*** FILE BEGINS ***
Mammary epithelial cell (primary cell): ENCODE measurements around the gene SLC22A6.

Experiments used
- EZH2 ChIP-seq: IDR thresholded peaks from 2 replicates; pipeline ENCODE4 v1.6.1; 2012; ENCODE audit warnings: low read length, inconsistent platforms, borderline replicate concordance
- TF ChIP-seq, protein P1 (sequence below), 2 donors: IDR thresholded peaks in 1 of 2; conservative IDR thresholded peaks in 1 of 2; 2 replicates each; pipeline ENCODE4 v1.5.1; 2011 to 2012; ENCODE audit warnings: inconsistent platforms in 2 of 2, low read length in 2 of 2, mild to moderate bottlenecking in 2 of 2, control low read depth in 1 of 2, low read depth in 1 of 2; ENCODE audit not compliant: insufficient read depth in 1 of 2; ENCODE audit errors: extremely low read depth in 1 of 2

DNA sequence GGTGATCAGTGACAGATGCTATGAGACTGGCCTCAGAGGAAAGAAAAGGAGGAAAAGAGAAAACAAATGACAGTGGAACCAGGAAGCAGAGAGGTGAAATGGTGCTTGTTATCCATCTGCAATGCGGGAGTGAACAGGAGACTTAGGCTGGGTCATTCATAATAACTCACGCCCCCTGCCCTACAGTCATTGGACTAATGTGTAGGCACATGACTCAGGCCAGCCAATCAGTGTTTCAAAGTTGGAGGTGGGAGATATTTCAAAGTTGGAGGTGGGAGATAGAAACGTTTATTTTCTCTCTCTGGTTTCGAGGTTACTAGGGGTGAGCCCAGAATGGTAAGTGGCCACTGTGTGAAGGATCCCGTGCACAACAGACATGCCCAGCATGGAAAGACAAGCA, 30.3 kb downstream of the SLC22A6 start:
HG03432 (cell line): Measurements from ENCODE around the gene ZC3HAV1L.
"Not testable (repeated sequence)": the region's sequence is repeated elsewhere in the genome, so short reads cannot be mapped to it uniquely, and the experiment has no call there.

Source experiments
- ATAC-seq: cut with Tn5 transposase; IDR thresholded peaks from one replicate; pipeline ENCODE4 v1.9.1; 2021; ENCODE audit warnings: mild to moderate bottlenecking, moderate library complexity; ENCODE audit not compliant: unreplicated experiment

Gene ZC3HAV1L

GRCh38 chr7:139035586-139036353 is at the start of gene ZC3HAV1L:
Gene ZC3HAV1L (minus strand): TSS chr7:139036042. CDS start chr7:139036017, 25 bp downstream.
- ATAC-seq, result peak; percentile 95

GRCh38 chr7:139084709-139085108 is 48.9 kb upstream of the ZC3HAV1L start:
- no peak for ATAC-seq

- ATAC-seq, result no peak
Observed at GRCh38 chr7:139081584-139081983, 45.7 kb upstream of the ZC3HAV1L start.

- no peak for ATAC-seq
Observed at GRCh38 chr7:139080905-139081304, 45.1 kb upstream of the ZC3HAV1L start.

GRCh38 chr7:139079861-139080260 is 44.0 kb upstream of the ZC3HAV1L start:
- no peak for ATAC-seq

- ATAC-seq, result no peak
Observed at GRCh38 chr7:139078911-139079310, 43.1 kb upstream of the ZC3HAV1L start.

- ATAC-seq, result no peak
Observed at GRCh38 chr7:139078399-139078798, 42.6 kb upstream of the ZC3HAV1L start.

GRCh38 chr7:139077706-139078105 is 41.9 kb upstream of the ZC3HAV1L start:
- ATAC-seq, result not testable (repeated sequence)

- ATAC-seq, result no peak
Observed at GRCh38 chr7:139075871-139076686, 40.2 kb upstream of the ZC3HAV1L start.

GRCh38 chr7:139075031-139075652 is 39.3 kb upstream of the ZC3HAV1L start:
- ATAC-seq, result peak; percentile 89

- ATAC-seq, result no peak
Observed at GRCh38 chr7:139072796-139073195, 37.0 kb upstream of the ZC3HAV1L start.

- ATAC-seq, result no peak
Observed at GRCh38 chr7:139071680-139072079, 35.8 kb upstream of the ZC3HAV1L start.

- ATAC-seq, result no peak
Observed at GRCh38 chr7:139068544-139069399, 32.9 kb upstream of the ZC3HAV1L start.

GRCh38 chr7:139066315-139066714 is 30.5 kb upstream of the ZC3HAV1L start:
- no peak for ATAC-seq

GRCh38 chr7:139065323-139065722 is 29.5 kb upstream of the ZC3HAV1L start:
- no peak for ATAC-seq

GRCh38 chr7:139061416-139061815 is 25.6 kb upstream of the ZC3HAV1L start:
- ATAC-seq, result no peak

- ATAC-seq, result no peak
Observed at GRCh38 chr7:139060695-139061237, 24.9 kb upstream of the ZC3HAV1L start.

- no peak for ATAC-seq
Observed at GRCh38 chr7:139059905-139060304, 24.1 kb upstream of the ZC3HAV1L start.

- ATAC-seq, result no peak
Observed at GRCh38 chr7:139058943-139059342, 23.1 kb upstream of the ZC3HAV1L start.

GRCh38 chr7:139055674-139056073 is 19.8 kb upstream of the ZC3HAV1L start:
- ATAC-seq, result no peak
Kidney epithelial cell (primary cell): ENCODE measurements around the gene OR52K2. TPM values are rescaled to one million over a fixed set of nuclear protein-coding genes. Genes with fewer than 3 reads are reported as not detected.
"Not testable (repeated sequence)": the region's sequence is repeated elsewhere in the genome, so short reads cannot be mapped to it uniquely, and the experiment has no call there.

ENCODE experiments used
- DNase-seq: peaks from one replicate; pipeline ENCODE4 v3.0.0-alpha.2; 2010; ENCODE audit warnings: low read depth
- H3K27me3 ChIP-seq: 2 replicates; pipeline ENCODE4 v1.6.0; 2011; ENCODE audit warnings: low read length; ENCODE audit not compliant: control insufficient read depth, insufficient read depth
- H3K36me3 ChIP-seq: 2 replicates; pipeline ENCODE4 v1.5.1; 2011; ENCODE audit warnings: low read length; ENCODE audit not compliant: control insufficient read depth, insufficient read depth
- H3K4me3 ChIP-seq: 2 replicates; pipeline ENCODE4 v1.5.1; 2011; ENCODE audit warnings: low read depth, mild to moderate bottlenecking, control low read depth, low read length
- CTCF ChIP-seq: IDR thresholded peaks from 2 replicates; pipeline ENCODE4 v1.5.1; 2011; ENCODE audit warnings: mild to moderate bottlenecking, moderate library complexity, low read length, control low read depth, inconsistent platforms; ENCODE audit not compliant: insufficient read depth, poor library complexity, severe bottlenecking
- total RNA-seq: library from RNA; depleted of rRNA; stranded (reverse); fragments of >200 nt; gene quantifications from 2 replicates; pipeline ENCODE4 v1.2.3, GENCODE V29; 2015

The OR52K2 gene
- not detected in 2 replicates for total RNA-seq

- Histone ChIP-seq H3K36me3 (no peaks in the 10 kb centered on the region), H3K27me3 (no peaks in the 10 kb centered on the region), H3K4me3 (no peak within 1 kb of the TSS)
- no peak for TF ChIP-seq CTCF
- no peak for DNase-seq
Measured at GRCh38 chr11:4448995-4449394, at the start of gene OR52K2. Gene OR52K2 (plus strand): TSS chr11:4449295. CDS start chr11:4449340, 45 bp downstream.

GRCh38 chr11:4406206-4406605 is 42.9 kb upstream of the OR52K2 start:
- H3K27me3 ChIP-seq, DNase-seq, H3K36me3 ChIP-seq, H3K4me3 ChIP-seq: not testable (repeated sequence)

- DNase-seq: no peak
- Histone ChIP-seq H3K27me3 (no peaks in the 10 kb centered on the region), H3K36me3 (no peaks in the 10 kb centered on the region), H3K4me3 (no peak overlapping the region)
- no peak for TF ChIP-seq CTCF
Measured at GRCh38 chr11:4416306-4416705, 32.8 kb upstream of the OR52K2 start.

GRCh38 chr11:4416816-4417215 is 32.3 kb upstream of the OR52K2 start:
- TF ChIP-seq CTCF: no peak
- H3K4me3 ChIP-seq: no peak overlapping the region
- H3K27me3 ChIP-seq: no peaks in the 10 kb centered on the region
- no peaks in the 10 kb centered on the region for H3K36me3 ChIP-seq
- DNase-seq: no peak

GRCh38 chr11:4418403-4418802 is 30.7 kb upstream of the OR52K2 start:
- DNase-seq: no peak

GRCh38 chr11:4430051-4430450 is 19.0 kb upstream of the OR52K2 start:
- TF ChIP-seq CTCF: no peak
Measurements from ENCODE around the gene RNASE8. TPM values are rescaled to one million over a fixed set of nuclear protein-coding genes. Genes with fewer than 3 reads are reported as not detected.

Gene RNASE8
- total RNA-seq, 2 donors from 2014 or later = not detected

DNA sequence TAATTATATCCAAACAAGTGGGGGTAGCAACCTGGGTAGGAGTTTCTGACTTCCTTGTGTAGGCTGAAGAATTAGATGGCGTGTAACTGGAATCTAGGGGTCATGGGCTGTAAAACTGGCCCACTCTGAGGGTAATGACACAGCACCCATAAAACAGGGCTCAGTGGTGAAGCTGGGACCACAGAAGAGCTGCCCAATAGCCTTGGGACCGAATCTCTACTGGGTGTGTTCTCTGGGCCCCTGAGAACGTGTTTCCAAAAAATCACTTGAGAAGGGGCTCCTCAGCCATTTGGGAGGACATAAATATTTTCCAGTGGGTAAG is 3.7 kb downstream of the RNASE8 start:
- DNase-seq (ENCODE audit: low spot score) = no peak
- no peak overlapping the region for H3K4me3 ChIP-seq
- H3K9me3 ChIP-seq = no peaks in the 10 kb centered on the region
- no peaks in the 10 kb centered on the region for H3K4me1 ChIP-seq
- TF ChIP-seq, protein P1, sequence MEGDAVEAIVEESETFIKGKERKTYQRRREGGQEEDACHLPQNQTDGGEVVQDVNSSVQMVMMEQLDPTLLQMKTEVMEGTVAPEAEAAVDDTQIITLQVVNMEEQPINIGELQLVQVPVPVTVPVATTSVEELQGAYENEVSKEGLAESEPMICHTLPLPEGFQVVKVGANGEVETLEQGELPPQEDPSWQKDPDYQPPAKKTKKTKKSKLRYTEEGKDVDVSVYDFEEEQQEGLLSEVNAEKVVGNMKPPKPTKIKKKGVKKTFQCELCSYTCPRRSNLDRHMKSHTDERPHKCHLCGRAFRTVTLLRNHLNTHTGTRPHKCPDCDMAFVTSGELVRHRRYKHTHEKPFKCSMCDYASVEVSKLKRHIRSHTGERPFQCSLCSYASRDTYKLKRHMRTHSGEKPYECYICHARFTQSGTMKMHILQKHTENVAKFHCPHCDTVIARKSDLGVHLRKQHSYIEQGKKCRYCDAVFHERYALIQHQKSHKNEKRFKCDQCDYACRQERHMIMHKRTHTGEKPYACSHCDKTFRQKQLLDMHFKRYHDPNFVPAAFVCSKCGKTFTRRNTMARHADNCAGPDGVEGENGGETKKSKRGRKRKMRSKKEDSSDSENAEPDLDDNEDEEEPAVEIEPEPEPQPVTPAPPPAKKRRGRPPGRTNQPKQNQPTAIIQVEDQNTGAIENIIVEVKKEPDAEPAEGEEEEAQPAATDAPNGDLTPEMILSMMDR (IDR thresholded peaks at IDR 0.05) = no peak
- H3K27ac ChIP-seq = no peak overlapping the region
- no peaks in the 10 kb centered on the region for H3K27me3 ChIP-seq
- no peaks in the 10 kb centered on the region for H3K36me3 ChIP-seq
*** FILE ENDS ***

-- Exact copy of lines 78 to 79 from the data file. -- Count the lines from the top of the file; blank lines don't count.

- DNase-seq: no peak

GRCh38 chr11:4418403-4418802 is 30.7 kb upstream of the OR52K2 start: